Back in the boom (shake shake the room), Ardal O’Hanlon quipped that the arrival of Eastern European communities meant Irish folk could finally use the WXYZ sections of their address books. Too late for the tattered book in my folks’ house. You know the one; every household has one. Ours is usually sandwiched between the latest regional phone directory and an envelope bulging with memorial cards passed on from grieving friends and relatives down the years. That dog-eared antique had barely margins available by the millennium, and now doubles up as a whistle-stop tour of the lives of the off-spring.
It’s no coincidence the only numbers scribbled in the back pages next to a ream of scored-through dodgy addresses (up-and-coming actually *flings nose in air*) include: Western Union, PPS numbers, NI numbers, bank accounts, and the numbers of payphones on many a draughty landing. There’s also the number of the local pizza delivery service. Emergency information, in short.
All of page X and most of Y (why? indeed) are taken up with a string of residential dots that join up to my current cell, while one brother squats all over Z. It’s no coincidence either that the more ..shall we say.. solvent..siblings have barely a page between them. Losers. But enough of this exploitation of any opportunity to project my personal failings on to them.
This week’s form-filling tasks involved listing my previous addresses stretching back over various criminally dodgy hair-dos. The final tally came in at well above twenty. Barring the mothership, I’ve been in the current one the longest. It’s no coincidence I’m…etc. etc.
I couldn’t remember if that flat where the crazy Spaniard cut up my beloved Rocketdogs in an impressive act of revenge was number 27 or 29. There was that street I remember because it sounded like vulva, and I still have occasional flashbacks of my first bedsit in Grosvenor Square. Nasty ones that feature woeful attempts at flirting with the professional cameraman who lived upstairs (“Oh, I like photography, too”), and almost killing my landlady who lived in the basement flat with my amateur DIY skills. Yikes.
Turning the corner into our road last week, I spotted the giveaway signs of another house I lived in three doors down even though I’ve never set foot in it. The living room blind hangs at half-mast as a mark of respect to the new arrival, and an invitation to day-light to come in and sit down. The blanket-draped handle of the pram the only visible sign of life.
Late at night, the dim glow from the corner of the upstairs window is barely noticeable. In the mornings, I occasionally pass the same midwife who ordered our blind up, our heating down, and straddled me on my own bed with a nipple protector. Glancing in my rear-view I see her pull up at their driveway.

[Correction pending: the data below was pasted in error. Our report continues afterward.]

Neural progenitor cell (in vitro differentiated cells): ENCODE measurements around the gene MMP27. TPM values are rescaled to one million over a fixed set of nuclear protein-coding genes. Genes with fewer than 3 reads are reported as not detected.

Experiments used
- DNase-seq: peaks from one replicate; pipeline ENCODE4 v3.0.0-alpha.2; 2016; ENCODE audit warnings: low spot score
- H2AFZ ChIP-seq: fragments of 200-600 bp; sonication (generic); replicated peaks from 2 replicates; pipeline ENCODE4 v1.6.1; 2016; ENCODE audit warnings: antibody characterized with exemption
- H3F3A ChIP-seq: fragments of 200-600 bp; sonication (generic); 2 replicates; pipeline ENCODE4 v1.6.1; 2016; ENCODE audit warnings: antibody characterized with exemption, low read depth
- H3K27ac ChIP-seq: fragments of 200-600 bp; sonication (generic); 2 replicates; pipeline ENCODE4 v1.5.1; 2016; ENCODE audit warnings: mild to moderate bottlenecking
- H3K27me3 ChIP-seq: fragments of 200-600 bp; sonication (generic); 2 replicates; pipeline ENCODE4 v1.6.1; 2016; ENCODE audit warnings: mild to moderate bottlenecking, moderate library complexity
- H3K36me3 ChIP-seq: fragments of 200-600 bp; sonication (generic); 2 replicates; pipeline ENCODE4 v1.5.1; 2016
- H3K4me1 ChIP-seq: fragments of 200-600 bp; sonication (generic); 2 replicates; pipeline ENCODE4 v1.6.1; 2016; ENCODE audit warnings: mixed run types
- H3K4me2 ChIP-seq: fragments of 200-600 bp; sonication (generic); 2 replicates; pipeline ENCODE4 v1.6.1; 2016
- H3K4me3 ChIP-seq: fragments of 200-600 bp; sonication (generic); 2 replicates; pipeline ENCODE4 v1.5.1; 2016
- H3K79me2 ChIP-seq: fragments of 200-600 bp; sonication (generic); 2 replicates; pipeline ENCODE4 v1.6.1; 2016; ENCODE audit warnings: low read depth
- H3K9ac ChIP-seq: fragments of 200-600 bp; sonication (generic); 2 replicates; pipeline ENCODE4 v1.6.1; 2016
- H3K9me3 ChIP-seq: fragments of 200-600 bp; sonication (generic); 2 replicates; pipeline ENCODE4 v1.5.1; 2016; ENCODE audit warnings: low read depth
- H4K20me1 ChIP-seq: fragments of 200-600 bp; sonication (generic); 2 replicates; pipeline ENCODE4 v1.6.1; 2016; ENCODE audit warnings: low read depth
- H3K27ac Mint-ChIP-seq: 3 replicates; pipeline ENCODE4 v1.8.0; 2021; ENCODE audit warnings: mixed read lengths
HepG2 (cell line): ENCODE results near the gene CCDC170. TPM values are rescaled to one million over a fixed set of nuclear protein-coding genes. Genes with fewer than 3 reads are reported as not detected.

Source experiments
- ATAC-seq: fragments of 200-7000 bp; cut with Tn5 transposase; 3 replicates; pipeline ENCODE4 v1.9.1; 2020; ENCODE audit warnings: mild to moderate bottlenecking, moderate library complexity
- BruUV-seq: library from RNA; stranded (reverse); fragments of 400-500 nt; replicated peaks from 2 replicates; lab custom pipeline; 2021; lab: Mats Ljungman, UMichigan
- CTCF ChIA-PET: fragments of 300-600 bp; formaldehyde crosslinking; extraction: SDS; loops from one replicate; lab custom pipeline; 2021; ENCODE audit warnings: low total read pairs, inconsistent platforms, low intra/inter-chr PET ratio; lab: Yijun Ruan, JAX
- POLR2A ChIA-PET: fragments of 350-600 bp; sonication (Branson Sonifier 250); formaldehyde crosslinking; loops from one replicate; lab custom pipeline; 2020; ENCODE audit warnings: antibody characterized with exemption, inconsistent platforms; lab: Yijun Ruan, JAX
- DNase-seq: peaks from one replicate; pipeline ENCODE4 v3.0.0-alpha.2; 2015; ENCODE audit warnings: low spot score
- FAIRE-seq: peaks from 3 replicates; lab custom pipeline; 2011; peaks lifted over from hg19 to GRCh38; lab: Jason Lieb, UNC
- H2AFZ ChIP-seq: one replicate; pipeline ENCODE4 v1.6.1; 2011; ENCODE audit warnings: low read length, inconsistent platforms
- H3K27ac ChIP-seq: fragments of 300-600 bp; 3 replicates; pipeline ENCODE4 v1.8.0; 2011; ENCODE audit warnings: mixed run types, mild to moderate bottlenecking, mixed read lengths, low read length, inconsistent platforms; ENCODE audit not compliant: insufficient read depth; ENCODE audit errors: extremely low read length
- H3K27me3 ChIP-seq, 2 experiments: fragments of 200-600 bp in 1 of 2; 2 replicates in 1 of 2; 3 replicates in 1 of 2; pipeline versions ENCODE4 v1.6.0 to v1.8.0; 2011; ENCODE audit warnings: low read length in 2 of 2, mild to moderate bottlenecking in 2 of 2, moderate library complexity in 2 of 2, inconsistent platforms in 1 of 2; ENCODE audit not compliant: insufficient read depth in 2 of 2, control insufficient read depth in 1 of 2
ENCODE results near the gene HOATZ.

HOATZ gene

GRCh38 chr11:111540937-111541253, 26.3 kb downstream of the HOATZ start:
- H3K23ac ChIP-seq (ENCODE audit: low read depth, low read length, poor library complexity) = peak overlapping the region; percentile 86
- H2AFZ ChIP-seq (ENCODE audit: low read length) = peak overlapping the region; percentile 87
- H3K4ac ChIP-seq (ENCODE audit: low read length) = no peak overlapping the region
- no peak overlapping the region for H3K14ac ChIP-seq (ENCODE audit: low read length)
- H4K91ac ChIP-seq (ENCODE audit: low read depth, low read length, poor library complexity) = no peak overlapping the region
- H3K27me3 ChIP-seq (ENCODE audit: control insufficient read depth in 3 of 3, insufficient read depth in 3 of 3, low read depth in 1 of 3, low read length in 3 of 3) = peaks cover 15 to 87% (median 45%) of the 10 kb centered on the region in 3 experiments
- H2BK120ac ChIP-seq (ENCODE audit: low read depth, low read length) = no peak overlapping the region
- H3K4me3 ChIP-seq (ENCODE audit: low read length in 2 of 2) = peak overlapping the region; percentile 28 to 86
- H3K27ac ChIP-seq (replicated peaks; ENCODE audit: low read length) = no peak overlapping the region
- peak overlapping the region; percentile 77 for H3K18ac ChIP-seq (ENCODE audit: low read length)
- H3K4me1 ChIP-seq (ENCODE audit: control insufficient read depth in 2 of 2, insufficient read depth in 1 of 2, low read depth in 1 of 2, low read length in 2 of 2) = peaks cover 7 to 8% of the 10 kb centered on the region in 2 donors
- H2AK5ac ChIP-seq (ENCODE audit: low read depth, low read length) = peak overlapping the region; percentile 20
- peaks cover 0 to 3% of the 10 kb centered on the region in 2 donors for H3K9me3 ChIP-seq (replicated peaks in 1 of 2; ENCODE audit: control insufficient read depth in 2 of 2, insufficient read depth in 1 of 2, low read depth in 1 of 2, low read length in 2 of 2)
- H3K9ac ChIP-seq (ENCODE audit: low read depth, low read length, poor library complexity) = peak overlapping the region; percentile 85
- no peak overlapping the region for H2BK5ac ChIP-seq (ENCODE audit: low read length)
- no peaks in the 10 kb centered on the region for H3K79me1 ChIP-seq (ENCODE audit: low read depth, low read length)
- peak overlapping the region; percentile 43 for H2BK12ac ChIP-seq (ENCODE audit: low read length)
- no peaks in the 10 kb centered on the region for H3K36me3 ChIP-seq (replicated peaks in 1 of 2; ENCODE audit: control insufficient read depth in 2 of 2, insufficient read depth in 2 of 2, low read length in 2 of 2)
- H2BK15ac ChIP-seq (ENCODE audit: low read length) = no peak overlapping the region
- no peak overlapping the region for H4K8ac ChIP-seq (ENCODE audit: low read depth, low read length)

I’ve heard of folk returning to their former home-places unannounced because they happened to be in the area and fancied a nose-around. I’ve thought about knocking on the door with the offer of something, but I think we only exchanged hellos once by the milk shelf in the local shop. The thoroughly modern neighbourly relationship that could get you reported for stalking if you smiled.
I wonder what she’s done with the place. Moses basket or crib. Does the double-bill of Frasier herald the transition into normal morning time as she once knew it inbetween never-ending rounds of toast? If she’s not dressed by noon will she bother her arse getting dressed at all? If she isn’t dressed in another three months, will she make it out the door confidently by six? Who knows what goes on behind closed doors.
This fridge has no pâté. Quick! Call the parenting line!
Still, I’m curious if her best laid plans include trips to the cinema; whether she has friends and family nearby, and if she wishes everyone would just fuck off and come on over, at exactly the same time. Does she attempt a few selfies with the child for her mates overseas that won’t ever be sent but will actually look not so bad in hindsight. Will her hindsight rely on these photographic artefacts to jog her memory of these early days when she became a fugitive from certainty. Is she wishing she could sleep when her baby does or has she quit trying to grab hold of that mythical lifeline, and taking perverse pleasure in pâté and re-runs of One Born Every Minute by mid-afternoon instead. Does she wonder if she took a shit during labour and suspects everyone present protected her from the truth, or does she not…give a shit.
Might she, one day, a few years from now, recognise a half-hanging blind in a nearby house. Will she mentally push the door open and step inside to check what’s on the telly, anxiously note the room temperature reading, take comfort in the disarray, survey the contents of the cupboards, check the fridge door for photos of the baby’s Da at knee-level. Maybe run her eye over the CD collection to see how the child is likely to turn out. Will she scan the walls of the nursery for an infestation of animal stickers that threaten to bring her out in a rash. Will she baulk at the notion of calling it a nursery. Will she open the wardrobe to a dose of pink clothes that risk giving her diabetes unless she closes it again quickly? Will she at last be able to put a name on the feelings she felt back then and shake her head at the ruthless competition that ensued between them. Will she curse her inability to curate that phase from anything other than the splinters from mislaid memories?
And will she wonder if she’s the only eejit that looks up a house she’s never been in, longing to sit in it for just a little while longer.